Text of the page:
Electrostatic spinning of scaffolds for tissue engineering applications
The field of tissue engineering is constantly seeking fabrication techniques for the
optimum, application-specific production of scaffolds suitable for generating
functioning cellular structures. The electrostatic spinning technique was investigated
as such a technique.
The aims of this research were to establish the potential of this technique with regard
to: the ability to produce a range of reproducible scaffolds with a variety of structures
and properties, related to the original fabrication conditions; the suitability of the
produced scaffolds for cell-seeding and their potential to induce varying cellular
behaviour; the ability to produce scaffolds with controlled variable properties; the
potential to alter the scaffolds during or after production, inadvertently or through
deliberate further modification; the ability of the modified scaffolds to alter the
A range of 12.5% Tecoflex® polyurethane electrostatically spun scaffolds was
produced,t hrought he systematicv ariation of the spinningp arametersT. he scaffold
inter-fibre separation and fibre diameters were characterized using SEM. The
scaffolds were seeded with 5x 104 L929 and human embryonic lung fibroblasts and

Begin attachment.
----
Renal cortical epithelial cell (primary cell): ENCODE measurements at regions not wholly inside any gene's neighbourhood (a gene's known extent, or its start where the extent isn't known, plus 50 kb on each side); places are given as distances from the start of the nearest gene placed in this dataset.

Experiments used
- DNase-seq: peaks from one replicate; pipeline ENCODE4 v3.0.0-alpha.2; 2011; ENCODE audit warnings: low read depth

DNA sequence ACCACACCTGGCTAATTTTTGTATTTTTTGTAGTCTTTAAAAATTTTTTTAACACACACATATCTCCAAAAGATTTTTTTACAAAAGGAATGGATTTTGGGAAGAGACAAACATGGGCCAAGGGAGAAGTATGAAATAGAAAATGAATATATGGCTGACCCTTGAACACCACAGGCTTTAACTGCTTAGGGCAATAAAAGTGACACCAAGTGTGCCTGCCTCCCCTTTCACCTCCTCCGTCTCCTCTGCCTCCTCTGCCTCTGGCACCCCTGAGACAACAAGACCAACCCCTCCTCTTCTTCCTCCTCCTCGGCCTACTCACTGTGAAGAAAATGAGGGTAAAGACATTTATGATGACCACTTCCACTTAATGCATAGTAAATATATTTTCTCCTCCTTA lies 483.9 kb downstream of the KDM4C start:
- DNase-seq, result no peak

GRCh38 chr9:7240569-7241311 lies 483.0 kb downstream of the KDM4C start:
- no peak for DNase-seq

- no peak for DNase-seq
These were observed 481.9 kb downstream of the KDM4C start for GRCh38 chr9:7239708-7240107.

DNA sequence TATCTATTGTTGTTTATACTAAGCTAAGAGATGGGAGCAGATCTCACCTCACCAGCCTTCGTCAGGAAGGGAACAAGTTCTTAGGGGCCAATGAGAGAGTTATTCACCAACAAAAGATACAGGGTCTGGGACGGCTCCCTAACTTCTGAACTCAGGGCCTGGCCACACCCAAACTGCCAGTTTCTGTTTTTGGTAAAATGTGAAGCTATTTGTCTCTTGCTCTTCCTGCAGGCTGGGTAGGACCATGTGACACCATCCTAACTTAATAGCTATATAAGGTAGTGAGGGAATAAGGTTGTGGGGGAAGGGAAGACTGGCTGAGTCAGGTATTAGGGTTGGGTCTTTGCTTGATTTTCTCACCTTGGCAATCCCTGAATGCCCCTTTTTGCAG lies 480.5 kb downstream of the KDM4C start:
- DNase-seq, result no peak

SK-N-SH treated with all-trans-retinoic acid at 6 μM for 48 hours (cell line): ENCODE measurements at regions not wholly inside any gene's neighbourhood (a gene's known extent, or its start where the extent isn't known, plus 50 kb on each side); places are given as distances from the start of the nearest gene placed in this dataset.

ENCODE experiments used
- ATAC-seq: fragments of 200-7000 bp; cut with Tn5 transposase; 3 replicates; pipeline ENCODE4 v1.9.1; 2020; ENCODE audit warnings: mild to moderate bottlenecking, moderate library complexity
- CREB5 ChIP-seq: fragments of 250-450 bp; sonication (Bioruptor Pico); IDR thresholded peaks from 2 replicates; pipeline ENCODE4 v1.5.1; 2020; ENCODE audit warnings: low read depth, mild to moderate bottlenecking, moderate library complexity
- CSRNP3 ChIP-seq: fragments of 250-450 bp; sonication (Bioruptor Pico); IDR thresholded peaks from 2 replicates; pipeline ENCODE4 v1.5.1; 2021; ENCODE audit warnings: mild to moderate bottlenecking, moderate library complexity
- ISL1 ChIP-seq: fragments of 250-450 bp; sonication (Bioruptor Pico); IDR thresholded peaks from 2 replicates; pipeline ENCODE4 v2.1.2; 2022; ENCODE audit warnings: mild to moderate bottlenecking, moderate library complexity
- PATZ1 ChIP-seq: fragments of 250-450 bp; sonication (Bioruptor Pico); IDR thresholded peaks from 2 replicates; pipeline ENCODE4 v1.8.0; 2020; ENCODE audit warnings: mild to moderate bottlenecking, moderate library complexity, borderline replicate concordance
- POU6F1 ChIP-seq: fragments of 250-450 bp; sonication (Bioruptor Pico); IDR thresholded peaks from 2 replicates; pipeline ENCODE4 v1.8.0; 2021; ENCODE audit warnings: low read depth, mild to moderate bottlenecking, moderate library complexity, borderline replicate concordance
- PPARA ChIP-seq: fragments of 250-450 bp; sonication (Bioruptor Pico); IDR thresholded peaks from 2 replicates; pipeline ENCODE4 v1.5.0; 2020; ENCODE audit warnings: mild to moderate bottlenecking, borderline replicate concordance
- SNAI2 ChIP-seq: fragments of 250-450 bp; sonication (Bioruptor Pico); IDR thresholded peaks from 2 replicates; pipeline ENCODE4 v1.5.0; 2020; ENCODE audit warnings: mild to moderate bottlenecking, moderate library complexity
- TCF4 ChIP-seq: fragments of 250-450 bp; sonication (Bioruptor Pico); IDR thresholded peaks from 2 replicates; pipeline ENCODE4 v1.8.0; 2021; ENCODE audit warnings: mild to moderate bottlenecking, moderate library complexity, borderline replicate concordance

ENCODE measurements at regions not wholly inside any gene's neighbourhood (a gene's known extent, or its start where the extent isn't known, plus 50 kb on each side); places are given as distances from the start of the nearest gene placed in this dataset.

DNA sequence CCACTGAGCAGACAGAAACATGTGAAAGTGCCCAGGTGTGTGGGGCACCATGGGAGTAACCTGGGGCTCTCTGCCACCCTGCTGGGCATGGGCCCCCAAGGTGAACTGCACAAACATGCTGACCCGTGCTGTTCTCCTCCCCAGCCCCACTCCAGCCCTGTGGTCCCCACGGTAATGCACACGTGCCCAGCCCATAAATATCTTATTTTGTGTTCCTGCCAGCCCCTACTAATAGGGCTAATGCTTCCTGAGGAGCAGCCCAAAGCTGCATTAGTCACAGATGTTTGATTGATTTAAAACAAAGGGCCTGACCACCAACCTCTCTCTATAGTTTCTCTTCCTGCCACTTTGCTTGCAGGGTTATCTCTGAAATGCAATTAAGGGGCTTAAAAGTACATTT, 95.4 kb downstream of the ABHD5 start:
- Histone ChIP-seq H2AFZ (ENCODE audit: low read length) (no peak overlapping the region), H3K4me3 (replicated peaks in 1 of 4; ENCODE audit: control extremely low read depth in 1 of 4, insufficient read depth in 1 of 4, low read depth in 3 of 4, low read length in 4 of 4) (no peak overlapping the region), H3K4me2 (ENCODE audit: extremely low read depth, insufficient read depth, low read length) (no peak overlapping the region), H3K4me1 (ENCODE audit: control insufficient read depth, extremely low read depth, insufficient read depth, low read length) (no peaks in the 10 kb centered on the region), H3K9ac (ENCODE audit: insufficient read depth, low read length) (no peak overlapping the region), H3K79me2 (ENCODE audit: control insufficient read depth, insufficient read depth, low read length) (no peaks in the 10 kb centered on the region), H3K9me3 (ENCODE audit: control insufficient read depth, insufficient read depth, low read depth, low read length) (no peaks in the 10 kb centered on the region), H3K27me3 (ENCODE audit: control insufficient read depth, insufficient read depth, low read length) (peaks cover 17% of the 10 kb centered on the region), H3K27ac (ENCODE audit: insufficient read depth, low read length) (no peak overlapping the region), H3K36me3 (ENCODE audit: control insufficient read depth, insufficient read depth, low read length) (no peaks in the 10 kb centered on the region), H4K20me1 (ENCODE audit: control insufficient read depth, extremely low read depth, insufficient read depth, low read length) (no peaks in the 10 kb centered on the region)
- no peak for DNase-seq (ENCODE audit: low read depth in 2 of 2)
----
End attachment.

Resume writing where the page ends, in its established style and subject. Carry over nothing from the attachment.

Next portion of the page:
cultured for 1 day, 1,4,8 and 12 weeks. Cell coverage, number, spreading,
orientation and cytoskeletal involvement were investigated using SEM, image
analysis and confocal microscopy. Cellular matrix and adhesion molecules were
examined by immunostaining for collagen I, elastin, CD54 and CD106. Scaffold
properties of Young's Modulus, surface roughness, contact angle and porosity were
determined, using tensile testing, AFM, DCA and mercury porosimetry, and related
to the original scaffold structures. Scaffold modification through scaffold
sterilisation, ageing, surface modification with RGD sequences and the addition of metallic particulate to the spinning solution was tested. The resultant effect on the
inter-fibre separation, fibre diameter and surface roughness was examined using
SEM andA FM, andt he subsequenetf fectso n the cell coveragein vestigated.
The electrostatic spinning technique was capable of fabricating fibrous scaffolds,
with variable inter-fibre separation and fibre diameter. The alteration of the spinning
parameters changed the mechanisms of spray jet manipulation around the
electrostatic zone and fibre deposition, as did temperature, relative humidity and the
mandrel coating. Scaffold thickness was varied by the flow rate and the duration of
the spinning process.
The scaffolds were capable of supporting cellular growth and adhesion, with
significant differences present between scaffolds and cell types. Cell coverage,
number, spreading, orientation and cytoskeletal involvement were altered between
scaffolds through differences in the cellular growth methodologies.
Scaffolds had different properties, showing some correlation to scaffold structure.
Cell matrix anda dhesionm oleculesw ereu pregulateda crosst he scaffolds.
The scaffolds were modified, with the structure and surface being altered, producing
varying cellular results, dependent on the modification technique. It was feasible to
add metallic particulate into the scaffolds during production.
The electrostatic spinning technique showed potential for the use in the field of tissue
engineering, with the capability of developing optimum, application-specific